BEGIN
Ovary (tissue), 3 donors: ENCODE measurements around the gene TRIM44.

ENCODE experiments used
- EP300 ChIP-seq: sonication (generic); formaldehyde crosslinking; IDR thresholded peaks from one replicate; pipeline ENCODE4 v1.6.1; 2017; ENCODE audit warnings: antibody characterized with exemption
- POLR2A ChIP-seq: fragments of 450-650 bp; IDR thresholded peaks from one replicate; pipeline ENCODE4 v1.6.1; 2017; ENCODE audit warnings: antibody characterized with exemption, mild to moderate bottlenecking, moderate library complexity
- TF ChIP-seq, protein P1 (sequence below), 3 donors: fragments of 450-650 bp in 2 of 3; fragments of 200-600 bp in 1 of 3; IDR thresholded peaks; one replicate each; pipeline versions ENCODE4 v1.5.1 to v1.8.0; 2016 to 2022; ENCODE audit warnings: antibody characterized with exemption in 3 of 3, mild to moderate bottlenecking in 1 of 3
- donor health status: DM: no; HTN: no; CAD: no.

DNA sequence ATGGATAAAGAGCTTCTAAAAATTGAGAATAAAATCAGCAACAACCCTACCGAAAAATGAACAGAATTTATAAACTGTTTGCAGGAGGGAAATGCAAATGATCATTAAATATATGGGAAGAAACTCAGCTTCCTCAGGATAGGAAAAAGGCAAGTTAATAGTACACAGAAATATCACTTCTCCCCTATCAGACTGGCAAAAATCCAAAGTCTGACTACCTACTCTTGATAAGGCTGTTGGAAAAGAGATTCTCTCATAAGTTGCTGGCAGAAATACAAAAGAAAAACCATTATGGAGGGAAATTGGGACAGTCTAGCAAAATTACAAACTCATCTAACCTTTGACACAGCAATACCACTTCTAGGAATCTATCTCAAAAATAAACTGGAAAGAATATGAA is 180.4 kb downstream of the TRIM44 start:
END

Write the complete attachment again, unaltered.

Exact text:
Ovary (tissue), 3 donors: ENCODE measurements around the gene TRIM44.

ENCODE experiments used
- EP300 ChIP-seq: sonication (generic); formaldehyde crosslinking; IDR thresholded peaks from one replicate; pipeline ENCODE4 v1.6.1; 2017; ENCODE audit warnings: antibody characterized with exemption
- POLR2A ChIP-seq: fragments of 450-650 bp; IDR thresholded peaks from one replicate; pipeline ENCODE4 v1.6.1; 2017; ENCODE audit warnings: antibody characterized with exemption, mild to moderate bottlenecking, moderate library complexity
- TF ChIP-seq, protein P1 (sequence below), 3 donors: fragments of 450-650 bp in 2 of 3; fragments of 200-600 bp in 1 of 3; IDR thresholded peaks; one replicate each; pipeline versions ENCODE4 v1.5.1 to v1.8.0; 2016 to 2022; ENCODE audit warnings: antibody characterized with exemption in 3 of 3, mild to moderate bottlenecking in 1 of 3
- donor health status: DM: no; HTN: no; CAD: no.

DNA sequence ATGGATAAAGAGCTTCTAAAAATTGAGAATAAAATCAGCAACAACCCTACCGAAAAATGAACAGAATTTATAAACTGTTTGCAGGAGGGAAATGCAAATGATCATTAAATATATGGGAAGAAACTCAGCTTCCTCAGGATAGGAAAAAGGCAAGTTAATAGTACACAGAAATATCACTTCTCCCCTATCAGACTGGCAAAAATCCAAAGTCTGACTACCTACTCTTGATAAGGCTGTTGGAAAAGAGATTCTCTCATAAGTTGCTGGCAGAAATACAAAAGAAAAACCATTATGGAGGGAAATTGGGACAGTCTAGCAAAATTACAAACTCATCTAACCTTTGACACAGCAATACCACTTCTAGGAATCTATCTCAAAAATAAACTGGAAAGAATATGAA is 180.4 kb downstream of the TRIM44 start: